Christopher P. Stephens, Bookman

Chris Stephens has been a book dealer since 1965 - earlier if you count childhood buying and selling.

Stephens has sold major collections to university libraries all over the world. He has operated appealing bookstores in Mt. Carroll, Illinois, Hastings on Hudson, NY and several in NYC, NY. He is a wholesale dealer to other bookstores all over the world.

Chris loves books.

Stephens now maintains a lively internet operation out of his new home in Scranton, PA.


Tuesday, March 24, 2009

Ted Hughes and Sylvia Plath's England

    Ted Hughes decided to sell the Sylvia Plath archive. Fran McCullough put Hughes in touch with Chris Stephens and Stephens arranged the sale to a university library.
    The special collections librarian was excited to get such a fine collection of papers for research. Chris flew to England to finalize the arrangements. He brought his family.
     That spring of 1975, we flew into London, hired a car and drove to Dover. The roads were narrow. Trees grew right up to the gravel. We wended our way to Ted Hughes' house.
     Hughes and his new wife greeted us. We came into the lovely house and sat in the kitchen. It had low ceilings, long benches by a long table and the very same stove. The new wife, his third one, made us lunch. Some people may have wondered at her marrying Ted Hughes after his first two wives committed suicide. I didn't wonder though. Ted Hughes was attractive. Back then he was compellingly attractive. Anyone would have been happy to be his third. Or fourth even.
     When we returned to NYC, I sat in our 17th floor on 38th Street and read his Crows aloud to myself. There were windows all around and a lightening storm was raging.  All that thunder and lightening in dark clouds was an appropriate accompaniment to Ted Hughes' poems.
      Like most women my age, I admired Sylvia Plath. It was thrilling to visit her kitchen, her house, her village. I could feel her poems in air of her house. 
      After lunch I took our three children out while Chris and Ted talked business. We strolled down the lane. We crossed a stone bridge over a river. Fields on either side were brilliantly green.  They beckoned.  We climbed a white fence.
    It didn't occur to me that the children and I were trespassing.  Little Mary wasn't two yet. She toddled happily in the grass. Michael and Greg romped far out into the field. It was a memorably idyllic moment.
     Suddenly young horses galloped over the hill. They came up almost up to us. The horses stopped short and cocked their heads and tossed their manes.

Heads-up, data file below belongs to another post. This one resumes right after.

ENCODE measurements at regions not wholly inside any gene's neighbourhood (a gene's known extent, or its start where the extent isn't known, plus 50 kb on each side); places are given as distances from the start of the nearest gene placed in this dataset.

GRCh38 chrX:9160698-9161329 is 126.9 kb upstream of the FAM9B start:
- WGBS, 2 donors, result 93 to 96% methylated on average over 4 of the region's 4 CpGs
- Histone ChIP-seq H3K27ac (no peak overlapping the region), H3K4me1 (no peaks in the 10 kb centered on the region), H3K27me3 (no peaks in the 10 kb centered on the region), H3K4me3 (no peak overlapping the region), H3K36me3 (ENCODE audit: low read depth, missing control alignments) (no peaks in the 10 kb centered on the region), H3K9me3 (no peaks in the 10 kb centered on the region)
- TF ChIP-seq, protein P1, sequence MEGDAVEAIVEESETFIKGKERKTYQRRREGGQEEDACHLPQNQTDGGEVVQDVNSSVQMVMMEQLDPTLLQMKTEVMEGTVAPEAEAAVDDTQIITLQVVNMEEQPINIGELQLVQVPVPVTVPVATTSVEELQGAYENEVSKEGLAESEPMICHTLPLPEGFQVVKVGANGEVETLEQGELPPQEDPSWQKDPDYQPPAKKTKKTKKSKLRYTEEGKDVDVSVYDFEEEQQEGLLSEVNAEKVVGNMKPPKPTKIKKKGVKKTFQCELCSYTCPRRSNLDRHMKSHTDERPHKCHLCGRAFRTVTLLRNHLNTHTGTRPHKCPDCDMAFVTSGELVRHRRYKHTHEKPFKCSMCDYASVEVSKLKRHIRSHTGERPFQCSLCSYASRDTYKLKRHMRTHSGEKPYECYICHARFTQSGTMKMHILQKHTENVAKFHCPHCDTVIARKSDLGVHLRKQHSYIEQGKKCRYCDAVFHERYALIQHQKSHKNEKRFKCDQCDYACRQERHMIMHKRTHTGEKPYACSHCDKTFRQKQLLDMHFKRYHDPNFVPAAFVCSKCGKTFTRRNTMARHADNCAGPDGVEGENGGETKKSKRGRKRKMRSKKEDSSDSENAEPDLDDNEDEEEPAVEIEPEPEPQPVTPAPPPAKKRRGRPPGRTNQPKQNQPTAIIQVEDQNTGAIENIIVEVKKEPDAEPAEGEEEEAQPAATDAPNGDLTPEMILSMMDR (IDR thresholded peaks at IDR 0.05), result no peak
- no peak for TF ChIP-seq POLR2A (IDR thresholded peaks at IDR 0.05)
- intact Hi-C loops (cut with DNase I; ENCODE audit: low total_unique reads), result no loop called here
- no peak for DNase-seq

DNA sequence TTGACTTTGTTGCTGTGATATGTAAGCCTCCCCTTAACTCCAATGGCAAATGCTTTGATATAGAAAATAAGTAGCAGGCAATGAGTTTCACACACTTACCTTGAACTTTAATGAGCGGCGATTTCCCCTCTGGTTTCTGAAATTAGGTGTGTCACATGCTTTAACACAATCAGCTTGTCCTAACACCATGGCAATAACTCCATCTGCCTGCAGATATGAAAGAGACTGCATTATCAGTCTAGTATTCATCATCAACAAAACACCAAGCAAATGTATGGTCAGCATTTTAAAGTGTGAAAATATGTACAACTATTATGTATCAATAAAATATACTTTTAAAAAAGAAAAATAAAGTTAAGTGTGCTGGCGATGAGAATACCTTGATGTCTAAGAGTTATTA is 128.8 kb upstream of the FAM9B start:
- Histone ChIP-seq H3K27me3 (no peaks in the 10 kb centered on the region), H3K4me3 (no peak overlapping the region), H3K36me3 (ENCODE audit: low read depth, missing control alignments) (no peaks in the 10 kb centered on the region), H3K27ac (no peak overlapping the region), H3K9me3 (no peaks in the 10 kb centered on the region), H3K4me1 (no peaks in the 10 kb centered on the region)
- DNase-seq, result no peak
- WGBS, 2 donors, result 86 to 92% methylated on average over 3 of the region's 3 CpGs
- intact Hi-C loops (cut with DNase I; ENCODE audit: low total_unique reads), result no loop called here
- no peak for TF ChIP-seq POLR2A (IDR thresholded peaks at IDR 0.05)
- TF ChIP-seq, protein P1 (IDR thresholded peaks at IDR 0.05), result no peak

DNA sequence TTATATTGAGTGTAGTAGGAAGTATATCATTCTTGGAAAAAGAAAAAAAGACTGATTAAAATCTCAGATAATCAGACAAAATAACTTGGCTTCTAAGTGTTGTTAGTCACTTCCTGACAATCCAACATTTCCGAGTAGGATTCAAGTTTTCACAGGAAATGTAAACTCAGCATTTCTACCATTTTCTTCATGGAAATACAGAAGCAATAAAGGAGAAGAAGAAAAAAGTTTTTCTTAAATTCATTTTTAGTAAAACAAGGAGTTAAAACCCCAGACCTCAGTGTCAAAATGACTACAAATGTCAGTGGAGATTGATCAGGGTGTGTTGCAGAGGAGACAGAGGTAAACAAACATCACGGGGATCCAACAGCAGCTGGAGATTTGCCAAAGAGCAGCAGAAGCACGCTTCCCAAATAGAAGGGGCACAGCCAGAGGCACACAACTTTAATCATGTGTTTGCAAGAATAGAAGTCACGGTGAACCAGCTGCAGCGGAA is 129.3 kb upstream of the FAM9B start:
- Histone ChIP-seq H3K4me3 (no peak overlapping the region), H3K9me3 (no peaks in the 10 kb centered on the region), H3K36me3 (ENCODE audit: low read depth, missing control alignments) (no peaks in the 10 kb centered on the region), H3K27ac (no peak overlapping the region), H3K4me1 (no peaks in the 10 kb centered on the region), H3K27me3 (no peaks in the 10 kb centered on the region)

Just a few years earlier an unexpected tangle with an aggressive horse at the Danbury County Fair sent me to the Danbury Hospital. "What's going on with those damned horses at the fair?" one nurse asked another. "They're biting all the damned tourists." This horse had been trying to to bite the baby in my arms. Luckily I'd whirled in time. No real harm done, except that the incident left me terrified of horses. I was appalled to see that I'd put my children in horse-danger again.
     We were surrounded. Attack horses blocked our way back. I gathered Mary and Michael into my arms and herded Gregory into the river. It wasn't too deep. The horses watched us splashing all the way across to the other side. We almost escaped. Unfortunately the far side was an island and the water beyond was too deep and swiftly moving to transit. I kept the children on the island, wet and cold, until the ponies grew bored of us and pranced away. We waded back across, trudged over the green, green grass and climbed the fence to the safety of the village lane.
     Ted Hughes was bemused by this adventure. He saw it as another instance of the Odd Americans. He advised me for future situations. "You do know, don't you, that water doesn't stop horses? They can swim."
     Ted signed some books to Chris. We packed ourselves back into the small English car and waved our thanks to the two of them. It was a happy afternoon. During the whole drive back, Chris talked enthusiastically about Sylvia Plath's papers.
    The promise of that afternoon didn't pan out. Olwyn Hughes, Ted's sister, stepped in as business manager and negated the deal. She said the university wasn't paying enough. She insisted that the papers go to auction.
     It was a problem. We were disappointed to miss out on the commission. Chris was devastated to have to renege on the university. He'd always relied on hand shakes and was appalled that a hand shake deal fell through. The university was gracious but they were disappointed too. It was a shame to have the papers separated instead of together as an archive. It didn't work out well for Olwyn and Ted either. At auction Plath's papers brought a fraction of the university's offer. It almost looked like there were no winners in this deal.
     Not true though. I was a winner. I'd emerged intact from a horse scare.  I met the handsome Poet Laureate of England and I'd eaten in the same kitchen where Sylvia Plath had lived.  And died.


Sylvia Plath's books: The Bell Jar, Poems

Anje Beckman's: Sylvia Plath home page

Ted Hughes' poetry books: The Hawk in the Rain, Lupercal, Wodwo, Recklings, Crow, Gaudete, Moortown Diary, Remains of Elmut, Mooses, River, Flowers and Insects, Wolfwatching, New Selected Poems 1957-1994, Tales From Ovid, Birthday Letters, Collected Poems

Ted Hughes' prose: A Dancer to God, Shakespeare and the Goddess of Complete Being, Winter Pollen, Difficulties of a Bridegroom, Poetry in the Making

Ted Hughes also wrote children's books, edited anthologies and translated.

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